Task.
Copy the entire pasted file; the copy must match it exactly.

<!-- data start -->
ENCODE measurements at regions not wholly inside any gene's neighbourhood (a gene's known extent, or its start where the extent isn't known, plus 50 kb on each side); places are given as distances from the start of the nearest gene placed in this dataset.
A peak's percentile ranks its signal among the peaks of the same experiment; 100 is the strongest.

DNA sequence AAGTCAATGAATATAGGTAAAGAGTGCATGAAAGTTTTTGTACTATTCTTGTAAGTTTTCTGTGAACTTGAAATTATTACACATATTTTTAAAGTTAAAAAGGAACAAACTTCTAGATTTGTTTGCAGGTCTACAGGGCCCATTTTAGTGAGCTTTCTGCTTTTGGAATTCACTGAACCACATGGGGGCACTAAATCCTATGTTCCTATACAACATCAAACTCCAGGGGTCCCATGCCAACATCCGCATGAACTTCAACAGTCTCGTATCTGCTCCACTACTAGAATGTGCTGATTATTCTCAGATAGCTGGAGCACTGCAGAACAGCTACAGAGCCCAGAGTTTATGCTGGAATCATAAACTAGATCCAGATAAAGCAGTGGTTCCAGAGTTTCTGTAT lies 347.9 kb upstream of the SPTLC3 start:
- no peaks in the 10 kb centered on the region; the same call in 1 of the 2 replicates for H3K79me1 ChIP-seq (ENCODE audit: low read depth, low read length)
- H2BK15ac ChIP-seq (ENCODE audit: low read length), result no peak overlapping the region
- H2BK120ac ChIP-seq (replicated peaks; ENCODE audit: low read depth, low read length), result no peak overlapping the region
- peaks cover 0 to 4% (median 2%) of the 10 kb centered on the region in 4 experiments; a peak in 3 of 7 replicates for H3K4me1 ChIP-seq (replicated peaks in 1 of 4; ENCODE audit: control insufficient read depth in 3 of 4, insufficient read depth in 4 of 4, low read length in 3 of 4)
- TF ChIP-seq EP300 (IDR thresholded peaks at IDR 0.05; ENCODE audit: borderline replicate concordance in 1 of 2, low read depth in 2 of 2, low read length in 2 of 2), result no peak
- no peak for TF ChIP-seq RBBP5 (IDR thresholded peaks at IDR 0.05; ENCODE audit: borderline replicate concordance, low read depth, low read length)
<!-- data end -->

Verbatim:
ENCODE measurements at regions not wholly inside any gene's neighbourhood (a gene's known extent, or its start where the extent isn't known, plus 50 kb on each side); places are given as distances from the start of the nearest gene placed in this dataset.
A peak's percentile ranks its signal among the peaks of the same experiment; 100 is the strongest.

DNA sequence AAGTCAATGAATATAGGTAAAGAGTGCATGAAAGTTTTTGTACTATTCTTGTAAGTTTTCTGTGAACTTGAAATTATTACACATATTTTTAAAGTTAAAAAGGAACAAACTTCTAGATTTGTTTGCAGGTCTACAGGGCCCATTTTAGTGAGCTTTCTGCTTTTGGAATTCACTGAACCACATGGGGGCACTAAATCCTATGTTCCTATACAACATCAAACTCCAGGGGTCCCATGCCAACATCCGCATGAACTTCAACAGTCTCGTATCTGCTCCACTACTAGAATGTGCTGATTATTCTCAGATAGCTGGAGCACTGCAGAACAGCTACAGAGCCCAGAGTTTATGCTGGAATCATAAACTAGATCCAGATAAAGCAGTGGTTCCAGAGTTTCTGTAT lies 347.9 kb upstream of the SPTLC3 start:
- no peaks in the 10 kb centered on the region; the same call in 1 of the 2 replicates for H3K79me1 ChIP-seq (ENCODE audit: low read depth, low read length)
- H2BK15ac ChIP-seq (ENCODE audit: low read length), result no peak overlapping the region
- H2BK120ac ChIP-seq (replicated peaks; ENCODE audit: low read depth, low read length), result no peak overlapping the region
- peaks cover 0 to 4% (median 2%) of the 10 kb centered on the region in 4 experiments; a peak in 3 of 7 replicates for H3K4me1 ChIP-seq (replicated peaks in 1 of 4; ENCODE audit: control insufficient read depth in 3 of 4, insufficient read depth in 4 of 4, low read length in 3 of 4)
- TF ChIP-seq EP300 (IDR thresholded peaks at IDR 0.05; ENCODE audit: borderline replicate concordance in 1 of 2, low read depth in 2 of 2, low read length in 2 of 2), result no peak
- no peak for TF ChIP-seq RBBP5 (IDR thresholded peaks at IDR 0.05; ENCODE audit: borderline replicate concordance, low read depth, low read length)